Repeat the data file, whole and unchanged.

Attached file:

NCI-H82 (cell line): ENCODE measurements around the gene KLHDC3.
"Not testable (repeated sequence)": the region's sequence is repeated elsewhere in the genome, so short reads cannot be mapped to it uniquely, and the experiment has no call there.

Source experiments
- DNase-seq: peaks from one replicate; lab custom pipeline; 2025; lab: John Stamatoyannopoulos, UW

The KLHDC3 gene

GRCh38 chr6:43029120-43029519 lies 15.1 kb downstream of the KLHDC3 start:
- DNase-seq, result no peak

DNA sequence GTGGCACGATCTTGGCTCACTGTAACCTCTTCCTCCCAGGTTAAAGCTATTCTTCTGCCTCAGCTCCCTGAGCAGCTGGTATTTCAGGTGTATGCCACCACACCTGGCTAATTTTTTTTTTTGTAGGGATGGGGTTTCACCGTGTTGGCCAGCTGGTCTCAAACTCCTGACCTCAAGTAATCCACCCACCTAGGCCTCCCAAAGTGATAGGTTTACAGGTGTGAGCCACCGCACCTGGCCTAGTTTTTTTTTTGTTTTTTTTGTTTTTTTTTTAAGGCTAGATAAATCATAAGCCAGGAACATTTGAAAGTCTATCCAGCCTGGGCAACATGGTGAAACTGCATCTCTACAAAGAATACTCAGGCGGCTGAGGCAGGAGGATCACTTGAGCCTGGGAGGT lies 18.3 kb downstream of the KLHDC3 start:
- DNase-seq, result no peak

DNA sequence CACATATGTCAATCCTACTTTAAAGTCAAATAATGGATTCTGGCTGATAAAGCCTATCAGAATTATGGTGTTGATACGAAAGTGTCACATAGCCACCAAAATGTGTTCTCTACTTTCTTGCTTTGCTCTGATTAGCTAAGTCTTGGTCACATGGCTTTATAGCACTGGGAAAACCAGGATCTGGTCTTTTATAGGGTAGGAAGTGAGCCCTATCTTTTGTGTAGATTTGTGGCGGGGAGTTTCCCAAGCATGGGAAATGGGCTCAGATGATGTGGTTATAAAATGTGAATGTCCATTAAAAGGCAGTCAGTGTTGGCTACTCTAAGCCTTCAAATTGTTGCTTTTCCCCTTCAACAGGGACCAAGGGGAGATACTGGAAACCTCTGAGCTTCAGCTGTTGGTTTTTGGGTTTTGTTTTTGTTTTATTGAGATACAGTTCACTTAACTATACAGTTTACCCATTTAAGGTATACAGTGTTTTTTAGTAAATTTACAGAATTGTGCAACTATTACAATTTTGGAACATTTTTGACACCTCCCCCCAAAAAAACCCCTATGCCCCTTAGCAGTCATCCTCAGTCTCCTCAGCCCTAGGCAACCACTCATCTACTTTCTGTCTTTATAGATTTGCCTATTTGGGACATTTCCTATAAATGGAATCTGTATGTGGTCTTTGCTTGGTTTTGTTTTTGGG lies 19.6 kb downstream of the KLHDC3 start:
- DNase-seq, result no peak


NCI-H82 (cell line): ENCODE measurements around the gene KLHDC3.
"Not testable (repeated sequence)": the region's sequence is repeated elsewhere in the genome, so short reads cannot be mapped to it uniquely, and the experiment has no call there.

Source experiments
- DNase-seq: peaks from one replicate; lab custom pipeline; 2025; lab: John Stamatoyannopoulos, UW

The KLHDC3 gene

GRCh38 chr6:43029120-43029519 lies 15.1 kb downstream of the KLHDC3 start:
- DNase-seq, result no peak

DNA sequence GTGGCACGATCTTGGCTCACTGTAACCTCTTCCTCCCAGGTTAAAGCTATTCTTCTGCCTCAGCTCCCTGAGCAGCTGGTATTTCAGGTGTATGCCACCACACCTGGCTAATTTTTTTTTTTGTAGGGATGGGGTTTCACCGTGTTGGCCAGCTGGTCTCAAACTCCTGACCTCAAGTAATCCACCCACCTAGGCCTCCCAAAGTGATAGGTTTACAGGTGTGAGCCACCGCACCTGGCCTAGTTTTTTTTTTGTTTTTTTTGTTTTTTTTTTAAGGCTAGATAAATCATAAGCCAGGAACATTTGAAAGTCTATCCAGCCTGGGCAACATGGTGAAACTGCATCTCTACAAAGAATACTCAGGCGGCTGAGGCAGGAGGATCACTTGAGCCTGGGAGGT lies 18.3 kb downstream of the KLHDC3 start:
- DNase-seq, result no peak

DNA sequence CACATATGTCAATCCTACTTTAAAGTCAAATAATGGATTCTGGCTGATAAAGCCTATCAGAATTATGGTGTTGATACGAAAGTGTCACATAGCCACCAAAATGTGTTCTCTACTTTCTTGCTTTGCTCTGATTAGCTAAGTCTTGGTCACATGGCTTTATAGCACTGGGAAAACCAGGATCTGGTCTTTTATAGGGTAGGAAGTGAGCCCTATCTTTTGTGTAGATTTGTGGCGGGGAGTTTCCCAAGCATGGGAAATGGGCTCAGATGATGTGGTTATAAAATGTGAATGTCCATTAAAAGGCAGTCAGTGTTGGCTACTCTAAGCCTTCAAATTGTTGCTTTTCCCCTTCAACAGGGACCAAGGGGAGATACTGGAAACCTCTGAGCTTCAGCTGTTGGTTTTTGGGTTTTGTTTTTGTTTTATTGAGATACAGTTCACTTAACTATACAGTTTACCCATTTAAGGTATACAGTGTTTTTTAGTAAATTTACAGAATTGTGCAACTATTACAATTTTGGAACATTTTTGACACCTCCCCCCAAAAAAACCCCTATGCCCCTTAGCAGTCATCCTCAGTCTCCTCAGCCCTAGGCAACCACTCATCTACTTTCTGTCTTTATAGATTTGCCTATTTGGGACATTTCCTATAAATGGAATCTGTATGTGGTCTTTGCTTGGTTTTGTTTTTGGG lies 19.6 kb downstream of the KLHDC3 start:
- DNase-seq, result no peak